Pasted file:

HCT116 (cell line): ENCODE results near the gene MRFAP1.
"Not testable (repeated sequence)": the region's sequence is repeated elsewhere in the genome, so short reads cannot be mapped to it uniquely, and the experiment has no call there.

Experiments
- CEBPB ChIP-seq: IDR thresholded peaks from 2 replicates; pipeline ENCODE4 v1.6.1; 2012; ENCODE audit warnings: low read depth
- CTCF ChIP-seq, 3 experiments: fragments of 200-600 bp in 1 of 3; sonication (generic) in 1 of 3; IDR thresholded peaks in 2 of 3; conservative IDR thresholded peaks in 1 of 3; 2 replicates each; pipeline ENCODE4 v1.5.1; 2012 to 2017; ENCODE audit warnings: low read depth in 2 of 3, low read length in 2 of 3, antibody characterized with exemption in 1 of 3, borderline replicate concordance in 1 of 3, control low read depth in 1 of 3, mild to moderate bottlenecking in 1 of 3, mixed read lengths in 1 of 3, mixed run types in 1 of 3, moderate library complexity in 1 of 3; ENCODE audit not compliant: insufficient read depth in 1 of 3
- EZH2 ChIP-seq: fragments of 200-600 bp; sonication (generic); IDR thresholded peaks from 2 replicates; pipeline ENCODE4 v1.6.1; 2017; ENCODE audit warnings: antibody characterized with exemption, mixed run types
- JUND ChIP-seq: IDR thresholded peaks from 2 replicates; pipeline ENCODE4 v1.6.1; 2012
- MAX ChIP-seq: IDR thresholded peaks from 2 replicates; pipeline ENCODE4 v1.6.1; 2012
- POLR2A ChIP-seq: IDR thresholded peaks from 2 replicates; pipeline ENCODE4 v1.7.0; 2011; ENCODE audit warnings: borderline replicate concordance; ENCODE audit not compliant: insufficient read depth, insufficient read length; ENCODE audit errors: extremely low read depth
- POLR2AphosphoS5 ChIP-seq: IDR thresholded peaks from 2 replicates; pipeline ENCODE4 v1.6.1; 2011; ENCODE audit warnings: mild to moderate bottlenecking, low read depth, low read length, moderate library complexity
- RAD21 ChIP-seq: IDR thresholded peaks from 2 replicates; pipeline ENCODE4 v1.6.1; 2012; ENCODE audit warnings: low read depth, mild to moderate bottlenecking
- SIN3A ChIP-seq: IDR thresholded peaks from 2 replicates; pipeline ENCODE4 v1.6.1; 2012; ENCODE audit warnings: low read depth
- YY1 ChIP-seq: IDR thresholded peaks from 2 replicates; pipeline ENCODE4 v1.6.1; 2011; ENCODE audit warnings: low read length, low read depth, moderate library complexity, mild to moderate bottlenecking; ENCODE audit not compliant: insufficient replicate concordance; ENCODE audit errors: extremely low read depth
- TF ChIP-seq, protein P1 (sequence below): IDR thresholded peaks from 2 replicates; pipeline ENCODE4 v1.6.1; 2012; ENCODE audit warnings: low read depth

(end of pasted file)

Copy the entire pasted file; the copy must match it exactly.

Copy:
HCT116 (cell line): ENCODE results near the gene MRFAP1.
"Not testable (repeated sequence)": the region's sequence is repeated elsewhere in the genome, so short reads cannot be mapped to it uniquely, and the experiment has no call there.

Experiments
- CEBPB ChIP-seq: IDR thresholded peaks from 2 replicates; pipeline ENCODE4 v1.6.1; 2012; ENCODE audit warnings: low read depth
- CTCF ChIP-seq, 3 experiments: fragments of 200-600 bp in 1 of 3; sonication (generic) in 1 of 3; IDR thresholded peaks in 2 of 3; conservative IDR thresholded peaks in 1 of 3; 2 replicates each; pipeline ENCODE4 v1.5.1; 2012 to 2017; ENCODE audit warnings: low read depth in 2 of 3, low read length in 2 of 3, antibody characterized with exemption in 1 of 3, borderline replicate concordance in 1 of 3, control low read depth in 1 of 3, mild to moderate bottlenecking in 1 of 3, mixed read lengths in 1 of 3, mixed run types in 1 of 3, moderate library complexity in 1 of 3; ENCODE audit not compliant: insufficient read depth in 1 of 3
- EZH2 ChIP-seq: fragments of 200-600 bp; sonication (generic); IDR thresholded peaks from 2 replicates; pipeline ENCODE4 v1.6.1; 2017; ENCODE audit warnings: antibody characterized with exemption, mixed run types
- JUND ChIP-seq: IDR thresholded peaks from 2 replicates; pipeline ENCODE4 v1.6.1; 2012
- MAX ChIP-seq: IDR thresholded peaks from 2 replicates; pipeline ENCODE4 v1.6.1; 2012
- POLR2A ChIP-seq: IDR thresholded peaks from 2 replicates; pipeline ENCODE4 v1.7.0; 2011; ENCODE audit warnings: borderline replicate concordance; ENCODE audit not compliant: insufficient read depth, insufficient read length; ENCODE audit errors: extremely low read depth
- POLR2AphosphoS5 ChIP-seq: IDR thresholded peaks from 2 replicates; pipeline ENCODE4 v1.6.1; 2011; ENCODE audit warnings: mild to moderate bottlenecking, low read depth, low read length, moderate library complexity
- RAD21 ChIP-seq: IDR thresholded peaks from 2 replicates; pipeline ENCODE4 v1.6.1; 2012; ENCODE audit warnings: low read depth, mild to moderate bottlenecking
- SIN3A ChIP-seq: IDR thresholded peaks from 2 replicates; pipeline ENCODE4 v1.6.1; 2012; ENCODE audit warnings: low read depth
- YY1 ChIP-seq: IDR thresholded peaks from 2 replicates; pipeline ENCODE4 v1.6.1; 2011; ENCODE audit warnings: low read length, low read depth, moderate library complexity, mild to moderate bottlenecking; ENCODE audit not compliant: insufficient replicate concordance; ENCODE audit errors: extremely low read depth
- TF ChIP-seq, protein P1 (sequence below): IDR thresholded peaks from 2 replicates; pipeline ENCODE4 v1.6.1; 2012; ENCODE audit warnings: low read depth